Chris from Cardiff was back at around lunch time, Jeremy had alerted him to the presence of the formerly lost game by Ultimate Play The Game called Cookie. Shamefully, I hadn't even heard of this title until now and I was also eager to have a look - and what an addictive little game it is, Jeremy and I had regular turns at the helm of this little lost gem. Chris from Cardiff managed a particularly decent 1,500 - delivered with battle hardened wit "I don't even bother putting my name in on the scoreboard unless i'm 1st". Whilst subsequent plays by Jeremy lifted the days high-score to 1,640 it was I who had the last laugh with a pipped to the post score of 1,700. These are probably pitiful scores by the way, but we were happy at the time.


Some lucky punters enjoying the finest machine ever

Having given a linux lesson for quite a while to a nice guy called Steve, Jeremy and I then headed off to expand our gaming minds with a talk by Matthew Smith of Manic Miner and Jet Set Willy fame. I have to say, I have never met anyone quite like Matthew Smith, and thats a good thing because i'm not sure what the world would be like if it was full of Matthew Smiths - one however is an extremely interesting person with a different story to tell about the early days. Probably one of the most 'rock star' games makers ever, having suffered a sharp fall from grace as his company Software Projects went under, he then headed off to Holland for a bit, and without a doubt making hefty use of the local 'legal' produce. He may or may not have been spied rolling a fat one before the talk, but thats all heresay............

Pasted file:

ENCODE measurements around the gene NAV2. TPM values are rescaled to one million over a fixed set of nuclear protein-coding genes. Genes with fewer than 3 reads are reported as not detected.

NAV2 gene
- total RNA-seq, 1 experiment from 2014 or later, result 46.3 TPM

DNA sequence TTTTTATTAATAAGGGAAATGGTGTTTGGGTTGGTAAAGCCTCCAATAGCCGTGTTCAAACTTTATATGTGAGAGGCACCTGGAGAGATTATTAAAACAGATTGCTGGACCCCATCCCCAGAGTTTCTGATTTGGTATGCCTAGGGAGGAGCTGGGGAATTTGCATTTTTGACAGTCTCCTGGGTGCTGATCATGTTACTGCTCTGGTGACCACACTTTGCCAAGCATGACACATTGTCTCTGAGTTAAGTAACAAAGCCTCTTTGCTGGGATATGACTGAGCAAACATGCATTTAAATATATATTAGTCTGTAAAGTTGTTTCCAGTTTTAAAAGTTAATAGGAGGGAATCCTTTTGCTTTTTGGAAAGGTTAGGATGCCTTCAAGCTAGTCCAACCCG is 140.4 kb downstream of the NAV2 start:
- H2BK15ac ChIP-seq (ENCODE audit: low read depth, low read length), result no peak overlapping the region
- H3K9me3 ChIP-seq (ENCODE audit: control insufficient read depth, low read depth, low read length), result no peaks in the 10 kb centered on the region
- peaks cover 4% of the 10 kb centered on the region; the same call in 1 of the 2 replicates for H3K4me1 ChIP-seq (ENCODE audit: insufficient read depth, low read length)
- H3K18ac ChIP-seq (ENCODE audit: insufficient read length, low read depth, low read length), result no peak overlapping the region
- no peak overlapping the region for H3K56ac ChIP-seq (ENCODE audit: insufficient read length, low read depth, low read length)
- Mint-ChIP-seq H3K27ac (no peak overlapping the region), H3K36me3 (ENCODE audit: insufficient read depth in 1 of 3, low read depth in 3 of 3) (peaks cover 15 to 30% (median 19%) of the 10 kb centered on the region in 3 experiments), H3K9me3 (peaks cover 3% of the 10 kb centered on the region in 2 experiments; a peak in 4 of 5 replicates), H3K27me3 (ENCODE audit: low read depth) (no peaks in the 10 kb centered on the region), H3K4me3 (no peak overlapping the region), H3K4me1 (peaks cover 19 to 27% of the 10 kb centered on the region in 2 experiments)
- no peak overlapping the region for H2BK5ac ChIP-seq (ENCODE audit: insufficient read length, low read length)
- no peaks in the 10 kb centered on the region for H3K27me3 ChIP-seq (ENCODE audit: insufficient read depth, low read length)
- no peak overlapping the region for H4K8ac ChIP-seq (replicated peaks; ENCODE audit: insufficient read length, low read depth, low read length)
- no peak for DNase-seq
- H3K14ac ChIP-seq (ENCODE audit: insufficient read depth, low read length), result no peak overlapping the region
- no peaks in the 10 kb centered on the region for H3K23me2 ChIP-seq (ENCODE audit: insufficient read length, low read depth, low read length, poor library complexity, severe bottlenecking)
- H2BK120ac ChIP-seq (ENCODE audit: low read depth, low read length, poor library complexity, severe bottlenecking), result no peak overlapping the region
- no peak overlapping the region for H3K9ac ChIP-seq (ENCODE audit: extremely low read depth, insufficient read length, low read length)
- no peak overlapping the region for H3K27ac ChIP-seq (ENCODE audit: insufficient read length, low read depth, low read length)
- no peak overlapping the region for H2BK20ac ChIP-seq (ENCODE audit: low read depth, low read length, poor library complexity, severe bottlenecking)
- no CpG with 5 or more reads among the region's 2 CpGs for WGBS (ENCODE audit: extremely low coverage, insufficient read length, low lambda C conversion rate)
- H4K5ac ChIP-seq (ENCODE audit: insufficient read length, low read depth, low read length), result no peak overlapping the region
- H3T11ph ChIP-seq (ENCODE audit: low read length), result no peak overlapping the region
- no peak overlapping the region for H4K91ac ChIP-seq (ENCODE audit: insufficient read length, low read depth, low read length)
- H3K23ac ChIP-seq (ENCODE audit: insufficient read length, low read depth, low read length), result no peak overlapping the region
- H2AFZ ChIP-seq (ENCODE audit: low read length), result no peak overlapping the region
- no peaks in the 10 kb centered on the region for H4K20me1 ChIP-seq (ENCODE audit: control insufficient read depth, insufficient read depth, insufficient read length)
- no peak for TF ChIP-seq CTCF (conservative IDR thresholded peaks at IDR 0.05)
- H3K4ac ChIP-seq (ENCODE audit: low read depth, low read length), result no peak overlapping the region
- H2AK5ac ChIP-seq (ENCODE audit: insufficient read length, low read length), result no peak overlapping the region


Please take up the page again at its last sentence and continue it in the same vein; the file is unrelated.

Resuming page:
After Linux lesson part 2, the day was pretty much done, but there was time for the big raffle. I suffered from extreme good fortune, winning 2 prizes out of 2 tickets purchased, so was well chuffed with that. Matthew Smith made it the most entertaining raffle i've witnessed with his half Johnny Depp from Pirates of the Carribean/half escaped loon turn, so everyone was a winner really. It then just remained for us to pack up and get the hell out of there, as the other three had a whole heap of driving to do. Jeremy very kindly once again took me and PC back home first, what a star that man is.


Beebs glorious beebs

Overall, it was one of the best weekends I've had for a long time, and I can't wait to do the whole thing again next year. It was great to see Chris and Gill - who by the way are possibly two of the nicest people you'll meet, so trundle on over to and check out those dodgy videos of us all which will probably appear soon. Thanks to Chris, Gill and Jeremy for making the whole thing possible, they were the ones who did all the hard work and made the weekend so great. Thanks to everyone we met at the show, it was great to hear your tales, and make you happy with the old games again. A big thank-you to Chris the organiser for setting up the whole thing, it ran like clockwork and was a great time. Also thanks to Matthew Smith for being so, well...disturbed I think...but in a good way.

Roll on CG Expo 2005!

If you met me at the show and i've forgotten to put you on here, get in touch! E-mail me and tell me!